Make a low calo­rie whipped cream from an un­likely source

Daily Freeman (Kingston, NY) - - FOOD - By Melissa D’ara­bian

I re­mem­ber the first time my daugh­ter tried lasagna. She loved pasta, yet it took some se­ri­ous “trust me” coax­ing. To­day, I’m go­ing to ask you to have the same faith when I share an amaz­ing lit­tle recipe for a lower calo­rie whipped cream, whose main in­gre­di­ent is gar­banzo bean juice. Still with me? Awe­some. The liq­uid left­over from the slow cook­ing of beans and legumes is called “aquafaba” (“bean wa­ter” in Latin), and it’s a sci­en­tific mir­a­cle if you ask me be­cause it whips up into a pil­lowy fluff in min­utes.

Whipped aquafaba has gazil­lion uses, par­tic­u­larly in the ve­gan world, where it’s used as an egg sub­sti­tute in baked goods and meringues. In fact, if you are ve­gan, you prob­a­bly con­sider this to be old news. My per­sonal fa­vorite way to use aquafaba is as a low-cal whipped top­ping, which can dress up a dessert, or serve as a base for a fluffy mousse (think pump­kin mousse for the hol­i­days).

Dol­lop to­day’s recipe, a pump­kin pie spice ver­sion, onto a latte, or onto ap­ple or pump­kin pie. A half cup of aquafaba has ap­prox­i­mately 50 calo­ries, and it whips up into about 8 cups of top­ping. Yes, you will want to add some sugar in there so you don’t top your hol­i­day pies with bean-whip, but still, you come out way ahead over whipped cream’s calo­rie count.

If you are like me, you al­ready have grabbed a can of beans from your pantry to strain and try this out. Here are a few tips from the trenches. Light-col­ored beans work bet­ter than dark beans (like black beans). White beans such can­nellini or great north­ern beans have a milder, less tangy taste than gar­banzo beans. But gar­banzo beans usu­ally have more liq­uid in the can, which means one can will feed a crowd.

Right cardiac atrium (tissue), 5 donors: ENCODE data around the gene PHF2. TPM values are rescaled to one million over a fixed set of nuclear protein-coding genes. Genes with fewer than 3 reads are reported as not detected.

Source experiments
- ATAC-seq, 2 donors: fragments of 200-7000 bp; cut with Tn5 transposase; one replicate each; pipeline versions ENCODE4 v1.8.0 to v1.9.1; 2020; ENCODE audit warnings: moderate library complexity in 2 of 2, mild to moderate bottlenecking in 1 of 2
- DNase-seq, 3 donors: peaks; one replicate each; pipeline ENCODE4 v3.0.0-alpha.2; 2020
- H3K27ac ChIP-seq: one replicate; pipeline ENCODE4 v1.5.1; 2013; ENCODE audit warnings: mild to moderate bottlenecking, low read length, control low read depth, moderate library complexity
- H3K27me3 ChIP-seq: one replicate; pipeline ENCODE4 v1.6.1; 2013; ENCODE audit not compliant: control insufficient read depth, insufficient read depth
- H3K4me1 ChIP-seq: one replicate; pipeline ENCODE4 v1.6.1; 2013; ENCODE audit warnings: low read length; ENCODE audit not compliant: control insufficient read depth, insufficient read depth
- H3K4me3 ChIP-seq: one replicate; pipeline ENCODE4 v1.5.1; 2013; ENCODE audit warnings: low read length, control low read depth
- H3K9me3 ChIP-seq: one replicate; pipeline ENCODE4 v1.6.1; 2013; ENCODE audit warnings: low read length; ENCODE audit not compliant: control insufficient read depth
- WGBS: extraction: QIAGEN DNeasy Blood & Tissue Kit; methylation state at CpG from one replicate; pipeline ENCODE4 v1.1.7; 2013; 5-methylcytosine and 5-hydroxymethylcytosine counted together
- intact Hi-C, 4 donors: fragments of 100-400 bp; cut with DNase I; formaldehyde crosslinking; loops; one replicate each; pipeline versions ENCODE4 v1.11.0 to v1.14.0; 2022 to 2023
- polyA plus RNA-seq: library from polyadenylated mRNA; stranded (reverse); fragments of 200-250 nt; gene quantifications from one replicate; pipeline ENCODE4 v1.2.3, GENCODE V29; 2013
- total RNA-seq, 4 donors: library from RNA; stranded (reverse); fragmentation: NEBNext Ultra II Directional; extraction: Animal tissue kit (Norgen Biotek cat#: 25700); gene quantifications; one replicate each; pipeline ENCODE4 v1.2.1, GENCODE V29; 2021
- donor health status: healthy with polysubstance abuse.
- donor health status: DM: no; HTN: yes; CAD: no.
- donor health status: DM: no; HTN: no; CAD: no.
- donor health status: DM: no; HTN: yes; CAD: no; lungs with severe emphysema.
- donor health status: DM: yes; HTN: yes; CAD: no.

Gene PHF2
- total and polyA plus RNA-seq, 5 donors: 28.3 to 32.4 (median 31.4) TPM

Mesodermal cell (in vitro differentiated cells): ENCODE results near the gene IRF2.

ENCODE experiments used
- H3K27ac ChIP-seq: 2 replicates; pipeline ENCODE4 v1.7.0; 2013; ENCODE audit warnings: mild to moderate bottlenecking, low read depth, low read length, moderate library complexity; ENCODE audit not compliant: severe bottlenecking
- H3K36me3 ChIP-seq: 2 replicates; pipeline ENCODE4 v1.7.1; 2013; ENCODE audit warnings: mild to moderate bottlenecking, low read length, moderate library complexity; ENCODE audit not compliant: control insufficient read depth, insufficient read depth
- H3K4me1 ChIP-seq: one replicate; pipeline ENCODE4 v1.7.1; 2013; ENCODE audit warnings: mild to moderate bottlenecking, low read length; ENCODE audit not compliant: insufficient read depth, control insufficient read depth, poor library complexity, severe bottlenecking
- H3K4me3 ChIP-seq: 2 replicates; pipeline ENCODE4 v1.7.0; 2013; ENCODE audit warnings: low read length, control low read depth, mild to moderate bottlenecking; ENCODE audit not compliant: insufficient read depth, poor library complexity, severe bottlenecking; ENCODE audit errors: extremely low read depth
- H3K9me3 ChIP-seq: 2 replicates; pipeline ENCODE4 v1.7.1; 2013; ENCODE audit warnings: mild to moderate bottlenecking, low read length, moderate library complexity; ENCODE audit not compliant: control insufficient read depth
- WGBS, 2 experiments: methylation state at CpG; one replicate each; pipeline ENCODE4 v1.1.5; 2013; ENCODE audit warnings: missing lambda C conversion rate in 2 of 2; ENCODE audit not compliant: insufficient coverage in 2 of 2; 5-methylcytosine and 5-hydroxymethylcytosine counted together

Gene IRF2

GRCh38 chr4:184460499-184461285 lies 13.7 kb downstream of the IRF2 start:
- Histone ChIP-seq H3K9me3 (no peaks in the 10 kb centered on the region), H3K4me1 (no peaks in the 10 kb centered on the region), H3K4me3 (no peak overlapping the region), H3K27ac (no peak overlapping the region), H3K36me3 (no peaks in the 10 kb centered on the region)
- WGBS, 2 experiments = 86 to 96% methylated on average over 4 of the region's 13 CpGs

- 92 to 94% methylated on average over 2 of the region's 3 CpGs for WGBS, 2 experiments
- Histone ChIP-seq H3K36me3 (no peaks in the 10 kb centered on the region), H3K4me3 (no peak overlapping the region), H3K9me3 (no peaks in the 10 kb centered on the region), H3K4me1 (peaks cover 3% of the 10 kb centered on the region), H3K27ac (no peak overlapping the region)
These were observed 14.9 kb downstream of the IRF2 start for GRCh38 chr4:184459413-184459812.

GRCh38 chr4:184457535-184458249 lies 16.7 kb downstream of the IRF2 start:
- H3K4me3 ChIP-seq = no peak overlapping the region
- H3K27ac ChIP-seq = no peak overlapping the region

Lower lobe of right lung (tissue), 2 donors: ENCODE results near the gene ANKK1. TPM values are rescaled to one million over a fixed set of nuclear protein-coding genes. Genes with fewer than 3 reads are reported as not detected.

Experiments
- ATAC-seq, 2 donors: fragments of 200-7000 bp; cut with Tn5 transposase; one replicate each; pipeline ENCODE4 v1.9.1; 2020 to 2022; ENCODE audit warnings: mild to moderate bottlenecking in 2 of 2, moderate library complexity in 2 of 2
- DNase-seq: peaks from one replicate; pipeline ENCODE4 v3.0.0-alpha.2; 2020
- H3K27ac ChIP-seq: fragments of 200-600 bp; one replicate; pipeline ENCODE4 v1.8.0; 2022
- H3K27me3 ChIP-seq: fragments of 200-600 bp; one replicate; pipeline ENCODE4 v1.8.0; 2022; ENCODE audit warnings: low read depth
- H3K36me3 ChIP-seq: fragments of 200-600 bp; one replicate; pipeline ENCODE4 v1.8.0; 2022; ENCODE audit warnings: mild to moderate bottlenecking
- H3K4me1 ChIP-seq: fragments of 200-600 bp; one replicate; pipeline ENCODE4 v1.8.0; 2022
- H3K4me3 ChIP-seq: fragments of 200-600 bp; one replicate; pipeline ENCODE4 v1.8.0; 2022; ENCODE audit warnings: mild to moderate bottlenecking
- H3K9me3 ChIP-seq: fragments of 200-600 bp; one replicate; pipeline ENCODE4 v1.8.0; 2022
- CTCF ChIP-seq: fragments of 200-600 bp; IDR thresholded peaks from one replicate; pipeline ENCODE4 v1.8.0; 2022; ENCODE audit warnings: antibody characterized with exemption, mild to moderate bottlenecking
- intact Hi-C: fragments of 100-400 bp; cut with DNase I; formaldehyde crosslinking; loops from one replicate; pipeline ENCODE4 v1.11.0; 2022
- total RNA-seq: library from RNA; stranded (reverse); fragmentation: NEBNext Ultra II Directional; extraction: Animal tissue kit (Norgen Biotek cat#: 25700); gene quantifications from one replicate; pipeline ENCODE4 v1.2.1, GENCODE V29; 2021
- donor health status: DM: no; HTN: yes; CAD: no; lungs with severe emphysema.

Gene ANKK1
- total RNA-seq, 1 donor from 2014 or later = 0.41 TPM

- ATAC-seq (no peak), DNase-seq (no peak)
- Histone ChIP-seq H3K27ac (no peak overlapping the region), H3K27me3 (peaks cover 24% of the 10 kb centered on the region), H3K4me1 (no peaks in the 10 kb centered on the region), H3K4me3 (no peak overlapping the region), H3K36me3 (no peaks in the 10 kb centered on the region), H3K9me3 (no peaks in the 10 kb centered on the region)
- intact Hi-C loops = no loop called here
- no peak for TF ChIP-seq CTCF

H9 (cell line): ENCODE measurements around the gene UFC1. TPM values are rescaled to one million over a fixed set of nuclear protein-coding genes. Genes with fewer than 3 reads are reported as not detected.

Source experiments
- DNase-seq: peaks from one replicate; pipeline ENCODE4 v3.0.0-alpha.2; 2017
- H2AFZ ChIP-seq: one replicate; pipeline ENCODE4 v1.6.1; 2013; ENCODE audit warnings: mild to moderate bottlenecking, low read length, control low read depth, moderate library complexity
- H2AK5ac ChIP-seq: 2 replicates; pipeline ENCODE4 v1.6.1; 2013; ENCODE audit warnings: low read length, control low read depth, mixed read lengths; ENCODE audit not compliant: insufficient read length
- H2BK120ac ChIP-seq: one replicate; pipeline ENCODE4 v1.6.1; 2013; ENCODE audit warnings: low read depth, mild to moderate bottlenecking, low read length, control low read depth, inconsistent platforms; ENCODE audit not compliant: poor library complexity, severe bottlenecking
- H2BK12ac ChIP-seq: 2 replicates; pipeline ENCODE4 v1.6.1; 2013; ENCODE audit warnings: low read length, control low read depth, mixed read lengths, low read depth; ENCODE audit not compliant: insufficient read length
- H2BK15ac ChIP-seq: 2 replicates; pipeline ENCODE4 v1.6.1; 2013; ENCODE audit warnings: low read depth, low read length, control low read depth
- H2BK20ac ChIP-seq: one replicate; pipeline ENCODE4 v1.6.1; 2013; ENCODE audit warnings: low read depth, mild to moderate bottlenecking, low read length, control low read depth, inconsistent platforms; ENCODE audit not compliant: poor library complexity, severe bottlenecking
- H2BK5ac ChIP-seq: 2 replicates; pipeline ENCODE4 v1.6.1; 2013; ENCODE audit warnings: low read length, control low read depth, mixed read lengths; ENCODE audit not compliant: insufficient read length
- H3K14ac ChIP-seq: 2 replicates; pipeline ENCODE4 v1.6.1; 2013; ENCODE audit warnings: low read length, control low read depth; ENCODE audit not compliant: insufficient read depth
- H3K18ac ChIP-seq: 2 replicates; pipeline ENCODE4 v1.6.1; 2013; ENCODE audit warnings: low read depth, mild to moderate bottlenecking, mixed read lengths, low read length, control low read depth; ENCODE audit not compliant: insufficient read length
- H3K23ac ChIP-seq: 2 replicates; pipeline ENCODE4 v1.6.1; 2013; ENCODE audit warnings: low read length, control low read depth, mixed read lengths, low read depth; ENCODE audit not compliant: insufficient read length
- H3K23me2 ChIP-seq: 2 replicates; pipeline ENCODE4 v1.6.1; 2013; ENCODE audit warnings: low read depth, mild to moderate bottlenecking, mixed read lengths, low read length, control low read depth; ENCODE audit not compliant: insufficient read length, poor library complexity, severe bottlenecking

Aquafaba whipped top­ping will not be as sta­ble as whipped cream, so add a sta­bi­lizer, such as pow­dered sugar or cream of tar­tar, and serve it within 3060 min­utes of whip­ping. You’ll need to whip for a full 10 min­utes so a stand mixer is re­ally the way to go. (If the cream does break, how­ever, you can whip it right up again no prob­lem.)

Fi­nally, to ad­dress your main con­cern: you will want to cover the slight bean taste. A mix­ture of al­mond and vanilla ex­tracts along with some maple syrup works well, even in small quan­ti­ties. I think this might be­come one of your fa­vorite hol­i­day swaps.

Pump­kin Spice Lo-Cal Whipped Top­ping

Start to fin­ish: 10 min­utes Amount: About 8 cups whipped top­ping 1 can gar­banzo or white beans 1⁄4 cup pow­dered sugar 2 ta­ble­spoons maple syrup 1⁄4 tea­spoon al­mond ex­tract 2 tea­spoons vanilla ex­tract 1⁄4 tea­spoon pump­kin pie spice 1⁄4 tea­spoon ground cin­na­mon

Strain the can of beans, re­serv­ing all the canned liq­uid (called aquafaba, or “bean wa­ter”) and plac­ing in a stand mixer bowl. (Use beans for an­other recipe.) Using the wire at­tach­ment, mix on high un­til very foamy, about 2 min­utes. Add the re­main­ing in­gre­di­ents and whip on high speed un­til very silky, creamy and firm, about 10 min­utes. Re­sist the urge to stop whip­ping ear­lier, as the mix­ture will be more sta­ble with full whip­ping. Serve within 30 min­utes, re­frig­er­at­ing if not serv­ing right away.

Cook’s Notes: If the the cream sits long enough that it starts to break (like for hours or even overnight), sim­ply whip it back up! You can turn this top­ping into a pump­kin mousse by mix­ing in ¾ cup of pump­kin puree and a lit­tle more maple syrup. Spoon into par­fait cups. Serve right away, or re­frig­er­ate for up to 2 hours.

Food Net­work star Melissa d’Ara­bian is an ex­pert on healthy eat­ing on a bud­get. She is the au­thor of the cook­book “Su­per­mar­ket Healthy.”


A nat­u­ral, lower calo­rie whipped cream sub­sti­tute in Coron­ado, Cal­i­for­nia, on Oct. 20. It’s made with the liq­uid left­over from the slow cook­ing of beans and legumes called “aquafaba” which can be whipped up into a pil­lowy fluff in min­utes. This dish is from a recipe by Melissa d’Ara­bian.

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